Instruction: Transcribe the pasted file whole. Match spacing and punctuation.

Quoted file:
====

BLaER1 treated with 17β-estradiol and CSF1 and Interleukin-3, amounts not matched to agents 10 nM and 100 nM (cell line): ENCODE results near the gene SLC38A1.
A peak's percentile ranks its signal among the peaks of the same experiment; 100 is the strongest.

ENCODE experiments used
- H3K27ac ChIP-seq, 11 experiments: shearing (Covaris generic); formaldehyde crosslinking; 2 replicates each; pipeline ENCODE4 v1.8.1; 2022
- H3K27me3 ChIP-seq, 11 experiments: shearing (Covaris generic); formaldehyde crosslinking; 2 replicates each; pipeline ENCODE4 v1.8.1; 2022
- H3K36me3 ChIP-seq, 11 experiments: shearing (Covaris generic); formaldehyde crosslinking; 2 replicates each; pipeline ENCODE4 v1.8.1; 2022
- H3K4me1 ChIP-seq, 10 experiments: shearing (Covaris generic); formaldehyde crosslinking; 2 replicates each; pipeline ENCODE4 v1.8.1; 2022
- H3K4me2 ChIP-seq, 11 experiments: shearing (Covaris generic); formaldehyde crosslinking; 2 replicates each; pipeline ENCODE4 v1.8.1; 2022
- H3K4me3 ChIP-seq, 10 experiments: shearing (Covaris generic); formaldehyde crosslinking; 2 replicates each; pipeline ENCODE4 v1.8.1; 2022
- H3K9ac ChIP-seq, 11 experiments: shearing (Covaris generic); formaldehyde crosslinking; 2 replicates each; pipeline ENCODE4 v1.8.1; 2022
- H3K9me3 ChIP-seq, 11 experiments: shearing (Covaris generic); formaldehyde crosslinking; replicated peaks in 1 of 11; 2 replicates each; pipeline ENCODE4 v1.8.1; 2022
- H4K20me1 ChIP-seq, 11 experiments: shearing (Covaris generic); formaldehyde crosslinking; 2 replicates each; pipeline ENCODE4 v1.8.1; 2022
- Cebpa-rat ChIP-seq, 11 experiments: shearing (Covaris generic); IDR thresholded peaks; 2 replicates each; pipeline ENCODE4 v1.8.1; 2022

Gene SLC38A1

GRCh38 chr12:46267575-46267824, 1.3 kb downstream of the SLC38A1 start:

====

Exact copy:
BLaER1 treated with 17β-estradiol and CSF1 and Interleukin-3, amounts not matched to agents 10 nM and 100 nM (cell line): ENCODE results near the gene SLC38A1.
A peak's percentile ranks its signal among the peaks of the same experiment; 100 is the strongest.

ENCODE experiments used
- H3K27ac ChIP-seq, 11 experiments: shearing (Covaris generic); formaldehyde crosslinking; 2 replicates each; pipeline ENCODE4 v1.8.1; 2022
- H3K27me3 ChIP-seq, 11 experiments: shearing (Covaris generic); formaldehyde crosslinking; 2 replicates each; pipeline ENCODE4 v1.8.1; 2022
- H3K36me3 ChIP-seq, 11 experiments: shearing (Covaris generic); formaldehyde crosslinking; 2 replicates each; pipeline ENCODE4 v1.8.1; 2022
- H3K4me1 ChIP-seq, 10 experiments: shearing (Covaris generic); formaldehyde crosslinking; 2 replicates each; pipeline ENCODE4 v1.8.1; 2022
- H3K4me2 ChIP-seq, 11 experiments: shearing (Covaris generic); formaldehyde crosslinking; 2 replicates each; pipeline ENCODE4 v1.8.1; 2022
- H3K4me3 ChIP-seq, 10 experiments: shearing (Covaris generic); formaldehyde crosslinking; 2 replicates each; pipeline ENCODE4 v1.8.1; 2022
- H3K9ac ChIP-seq, 11 experiments: shearing (Covaris generic); formaldehyde crosslinking; 2 replicates each; pipeline ENCODE4 v1.8.1; 2022
- H3K9me3 ChIP-seq, 11 experiments: shearing (Covaris generic); formaldehyde crosslinking; replicated peaks in 1 of 11; 2 replicates each; pipeline ENCODE4 v1.8.1; 2022
- H4K20me1 ChIP-seq, 11 experiments: shearing (Covaris generic); formaldehyde crosslinking; 2 replicates each; pipeline ENCODE4 v1.8.1; 2022
- Cebpa-rat ChIP-seq, 11 experiments: shearing (Covaris generic); IDR thresholded peaks; 2 replicates each; pipeline ENCODE4 v1.8.1; 2022

Gene SLC38A1

GRCh38 chr12:46267575-46267824, 1.3 kb downstream of the SLC38A1 start: